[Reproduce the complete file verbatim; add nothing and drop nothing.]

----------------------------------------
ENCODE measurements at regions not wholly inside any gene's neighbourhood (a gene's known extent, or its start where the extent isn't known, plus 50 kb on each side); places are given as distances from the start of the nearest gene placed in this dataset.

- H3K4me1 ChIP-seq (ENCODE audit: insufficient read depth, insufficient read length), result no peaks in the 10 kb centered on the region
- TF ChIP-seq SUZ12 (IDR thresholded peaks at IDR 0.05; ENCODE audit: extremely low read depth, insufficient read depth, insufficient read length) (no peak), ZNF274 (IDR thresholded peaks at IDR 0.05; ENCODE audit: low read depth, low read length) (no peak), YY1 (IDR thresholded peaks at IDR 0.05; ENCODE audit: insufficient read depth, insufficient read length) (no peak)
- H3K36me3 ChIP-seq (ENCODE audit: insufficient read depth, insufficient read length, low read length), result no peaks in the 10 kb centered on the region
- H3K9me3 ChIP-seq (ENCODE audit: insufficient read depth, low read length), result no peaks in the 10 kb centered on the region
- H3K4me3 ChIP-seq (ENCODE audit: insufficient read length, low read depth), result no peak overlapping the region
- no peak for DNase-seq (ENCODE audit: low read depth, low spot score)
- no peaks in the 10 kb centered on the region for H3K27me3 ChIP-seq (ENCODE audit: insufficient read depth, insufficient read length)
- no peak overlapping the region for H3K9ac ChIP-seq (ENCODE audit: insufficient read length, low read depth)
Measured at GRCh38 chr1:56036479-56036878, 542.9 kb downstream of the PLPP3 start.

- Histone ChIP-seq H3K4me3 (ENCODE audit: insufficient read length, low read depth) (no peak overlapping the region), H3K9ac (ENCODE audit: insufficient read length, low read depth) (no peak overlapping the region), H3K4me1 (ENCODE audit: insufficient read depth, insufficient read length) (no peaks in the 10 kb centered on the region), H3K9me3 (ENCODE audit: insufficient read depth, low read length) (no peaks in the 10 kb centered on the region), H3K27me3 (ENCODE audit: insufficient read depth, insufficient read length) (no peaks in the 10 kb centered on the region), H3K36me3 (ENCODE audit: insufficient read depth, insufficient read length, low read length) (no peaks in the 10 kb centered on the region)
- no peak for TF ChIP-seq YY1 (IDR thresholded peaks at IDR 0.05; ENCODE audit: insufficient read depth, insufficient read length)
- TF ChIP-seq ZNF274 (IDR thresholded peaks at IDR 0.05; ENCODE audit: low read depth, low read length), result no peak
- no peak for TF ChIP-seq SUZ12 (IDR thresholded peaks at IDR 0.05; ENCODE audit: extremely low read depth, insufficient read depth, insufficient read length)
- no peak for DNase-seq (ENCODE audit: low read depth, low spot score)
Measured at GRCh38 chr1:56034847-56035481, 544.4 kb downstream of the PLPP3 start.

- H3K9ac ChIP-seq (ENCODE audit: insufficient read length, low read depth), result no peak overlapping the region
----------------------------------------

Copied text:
ENCODE measurements at regions not wholly inside any gene's neighbourhood (a gene's known extent, or its start where the extent isn't known, plus 50 kb on each side); places are given as distances from the start of the nearest gene placed in this dataset.

- H3K4me1 ChIP-seq (ENCODE audit: insufficient read depth, insufficient read length), result no peaks in the 10 kb centered on the region
- TF ChIP-seq SUZ12 (IDR thresholded peaks at IDR 0.05; ENCODE audit: extremely low read depth, insufficient read depth, insufficient read length) (no peak), ZNF274 (IDR thresholded peaks at IDR 0.05; ENCODE audit: low read depth, low read length) (no peak), YY1 (IDR thresholded peaks at IDR 0.05; ENCODE audit: insufficient read depth, insufficient read length) (no peak)
- H3K36me3 ChIP-seq (ENCODE audit: insufficient read depth, insufficient read length, low read length), result no peaks in the 10 kb centered on the region
- H3K9me3 ChIP-seq (ENCODE audit: insufficient read depth, low read length), result no peaks in the 10 kb centered on the region
- H3K4me3 ChIP-seq (ENCODE audit: insufficient read length, low read depth), result no peak overlapping the region
- no peak for DNase-seq (ENCODE audit: low read depth, low spot score)
- no peaks in the 10 kb centered on the region for H3K27me3 ChIP-seq (ENCODE audit: insufficient read depth, insufficient read length)
- no peak overlapping the region for H3K9ac ChIP-seq (ENCODE audit: insufficient read length, low read depth)
Measured at GRCh38 chr1:56036479-56036878, 542.9 kb downstream of the PLPP3 start.

- Histone ChIP-seq H3K4me3 (ENCODE audit: insufficient read length, low read depth) (no peak overlapping the region), H3K9ac (ENCODE audit: insufficient read length, low read depth) (no peak overlapping the region), H3K4me1 (ENCODE audit: insufficient read depth, insufficient read length) (no peaks in the 10 kb centered on the region), H3K9me3 (ENCODE audit: insufficient read depth, low read length) (no peaks in the 10 kb centered on the region), H3K27me3 (ENCODE audit: insufficient read depth, insufficient read length) (no peaks in the 10 kb centered on the region), H3K36me3 (ENCODE audit: insufficient read depth, insufficient read length, low read length) (no peaks in the 10 kb centered on the region)
- no peak for TF ChIP-seq YY1 (IDR thresholded peaks at IDR 0.05; ENCODE audit: insufficient read depth, insufficient read length)
- TF ChIP-seq ZNF274 (IDR thresholded peaks at IDR 0.05; ENCODE audit: low read depth, low read length), result no peak
- no peak for TF ChIP-seq SUZ12 (IDR thresholded peaks at IDR 0.05; ENCODE audit: extremely low read depth, insufficient read depth, insufficient read length)
- no peak for DNase-seq (ENCODE audit: low read depth, low spot score)
Measured at GRCh38 chr1:56034847-56035481, 544.4 kb downstream of the PLPP3 start.

- H3K9ac ChIP-seq (ENCODE audit: insufficient read length, low read depth), result no peak overlapping the region